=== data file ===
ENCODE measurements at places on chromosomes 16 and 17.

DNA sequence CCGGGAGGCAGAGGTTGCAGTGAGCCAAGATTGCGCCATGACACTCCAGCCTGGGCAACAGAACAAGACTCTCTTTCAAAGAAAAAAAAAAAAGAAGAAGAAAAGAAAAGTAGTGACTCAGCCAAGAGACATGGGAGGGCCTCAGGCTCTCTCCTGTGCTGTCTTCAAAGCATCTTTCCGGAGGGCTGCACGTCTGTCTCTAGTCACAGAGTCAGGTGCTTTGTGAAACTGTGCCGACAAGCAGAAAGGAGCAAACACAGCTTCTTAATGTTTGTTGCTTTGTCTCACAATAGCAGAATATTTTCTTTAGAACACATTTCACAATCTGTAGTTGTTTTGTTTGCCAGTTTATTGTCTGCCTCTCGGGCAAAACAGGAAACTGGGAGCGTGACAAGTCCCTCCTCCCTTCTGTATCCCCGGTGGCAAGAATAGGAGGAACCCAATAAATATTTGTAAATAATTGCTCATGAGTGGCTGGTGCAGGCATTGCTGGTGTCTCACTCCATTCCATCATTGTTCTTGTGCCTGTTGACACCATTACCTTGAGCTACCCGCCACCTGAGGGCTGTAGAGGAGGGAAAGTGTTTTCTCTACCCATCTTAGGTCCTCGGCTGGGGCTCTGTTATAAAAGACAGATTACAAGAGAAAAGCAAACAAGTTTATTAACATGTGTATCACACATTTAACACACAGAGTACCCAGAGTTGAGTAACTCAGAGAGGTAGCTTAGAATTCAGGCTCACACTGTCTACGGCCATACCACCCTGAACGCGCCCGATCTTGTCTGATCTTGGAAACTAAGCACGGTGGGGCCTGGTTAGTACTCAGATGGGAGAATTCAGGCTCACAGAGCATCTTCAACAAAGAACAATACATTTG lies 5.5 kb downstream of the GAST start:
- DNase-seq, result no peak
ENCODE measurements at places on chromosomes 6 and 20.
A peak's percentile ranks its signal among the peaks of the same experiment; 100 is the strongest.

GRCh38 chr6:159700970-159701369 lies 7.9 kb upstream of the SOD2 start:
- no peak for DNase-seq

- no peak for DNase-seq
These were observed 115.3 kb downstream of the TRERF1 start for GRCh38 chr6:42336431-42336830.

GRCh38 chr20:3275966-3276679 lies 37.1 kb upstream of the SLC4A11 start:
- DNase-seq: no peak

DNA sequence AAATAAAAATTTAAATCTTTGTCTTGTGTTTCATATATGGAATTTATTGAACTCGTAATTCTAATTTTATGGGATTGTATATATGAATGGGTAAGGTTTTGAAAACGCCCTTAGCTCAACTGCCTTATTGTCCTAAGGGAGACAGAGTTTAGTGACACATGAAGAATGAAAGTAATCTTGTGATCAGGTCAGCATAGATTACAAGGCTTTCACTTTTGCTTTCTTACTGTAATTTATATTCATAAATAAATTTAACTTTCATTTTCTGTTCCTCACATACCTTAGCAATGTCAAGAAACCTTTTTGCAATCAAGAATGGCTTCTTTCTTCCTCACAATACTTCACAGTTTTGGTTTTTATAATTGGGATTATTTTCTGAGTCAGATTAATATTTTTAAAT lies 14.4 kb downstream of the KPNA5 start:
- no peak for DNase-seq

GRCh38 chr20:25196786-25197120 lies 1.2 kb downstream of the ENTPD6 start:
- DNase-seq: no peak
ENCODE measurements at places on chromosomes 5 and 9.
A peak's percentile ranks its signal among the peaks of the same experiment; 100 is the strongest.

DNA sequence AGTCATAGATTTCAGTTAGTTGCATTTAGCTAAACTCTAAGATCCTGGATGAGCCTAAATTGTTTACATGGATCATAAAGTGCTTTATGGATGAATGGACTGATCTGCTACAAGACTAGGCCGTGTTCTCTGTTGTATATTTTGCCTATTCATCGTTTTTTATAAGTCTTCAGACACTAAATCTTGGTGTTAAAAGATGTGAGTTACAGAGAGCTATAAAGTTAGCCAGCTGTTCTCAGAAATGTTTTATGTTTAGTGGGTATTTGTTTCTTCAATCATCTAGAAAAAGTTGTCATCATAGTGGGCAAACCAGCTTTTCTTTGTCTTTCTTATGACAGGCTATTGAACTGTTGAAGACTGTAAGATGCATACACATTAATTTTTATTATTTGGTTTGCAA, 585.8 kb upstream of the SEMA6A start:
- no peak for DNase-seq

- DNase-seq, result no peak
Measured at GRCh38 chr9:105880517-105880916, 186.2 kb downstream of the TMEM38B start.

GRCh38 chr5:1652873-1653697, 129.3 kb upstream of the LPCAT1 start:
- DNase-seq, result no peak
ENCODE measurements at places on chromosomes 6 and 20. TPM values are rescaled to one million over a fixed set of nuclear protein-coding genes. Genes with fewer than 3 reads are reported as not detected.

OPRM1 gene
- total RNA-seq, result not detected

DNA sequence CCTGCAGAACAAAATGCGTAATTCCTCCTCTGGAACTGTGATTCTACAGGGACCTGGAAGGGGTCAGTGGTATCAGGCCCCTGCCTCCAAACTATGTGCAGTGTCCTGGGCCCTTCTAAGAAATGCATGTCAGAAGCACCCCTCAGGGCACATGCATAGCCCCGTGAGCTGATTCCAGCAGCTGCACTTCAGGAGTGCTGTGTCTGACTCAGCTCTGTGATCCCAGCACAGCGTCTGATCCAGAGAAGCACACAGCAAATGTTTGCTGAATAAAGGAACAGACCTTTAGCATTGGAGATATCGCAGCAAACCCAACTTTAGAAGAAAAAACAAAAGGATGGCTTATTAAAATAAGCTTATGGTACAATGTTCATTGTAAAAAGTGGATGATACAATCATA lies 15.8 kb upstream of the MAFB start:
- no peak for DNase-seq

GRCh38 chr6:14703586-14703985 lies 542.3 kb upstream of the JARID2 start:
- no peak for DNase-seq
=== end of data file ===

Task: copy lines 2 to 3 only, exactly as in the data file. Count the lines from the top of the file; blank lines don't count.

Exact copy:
DNA sequence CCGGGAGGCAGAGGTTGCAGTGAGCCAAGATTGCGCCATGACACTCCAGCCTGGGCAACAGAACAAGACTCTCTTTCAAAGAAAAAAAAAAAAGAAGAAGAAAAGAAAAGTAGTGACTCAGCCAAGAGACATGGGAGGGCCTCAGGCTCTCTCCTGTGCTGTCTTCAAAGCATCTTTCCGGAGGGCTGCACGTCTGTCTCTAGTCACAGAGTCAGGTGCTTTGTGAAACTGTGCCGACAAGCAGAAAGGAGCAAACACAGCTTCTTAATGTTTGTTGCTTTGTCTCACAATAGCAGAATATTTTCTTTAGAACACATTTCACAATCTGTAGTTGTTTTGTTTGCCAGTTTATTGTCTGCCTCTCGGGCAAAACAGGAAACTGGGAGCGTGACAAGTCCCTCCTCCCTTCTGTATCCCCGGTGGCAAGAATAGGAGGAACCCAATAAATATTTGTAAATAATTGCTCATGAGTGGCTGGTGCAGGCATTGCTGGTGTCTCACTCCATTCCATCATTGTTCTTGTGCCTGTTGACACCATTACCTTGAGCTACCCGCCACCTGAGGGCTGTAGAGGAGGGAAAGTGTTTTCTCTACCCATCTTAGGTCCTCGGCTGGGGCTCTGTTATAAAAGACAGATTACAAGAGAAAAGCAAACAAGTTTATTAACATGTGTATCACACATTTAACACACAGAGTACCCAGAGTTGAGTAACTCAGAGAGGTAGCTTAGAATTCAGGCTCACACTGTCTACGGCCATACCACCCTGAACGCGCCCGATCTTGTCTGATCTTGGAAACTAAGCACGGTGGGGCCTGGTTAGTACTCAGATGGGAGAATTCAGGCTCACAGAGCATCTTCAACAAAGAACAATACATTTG lies 5.5 kb downstream of the GAST start:
- DNase-seq, result no peak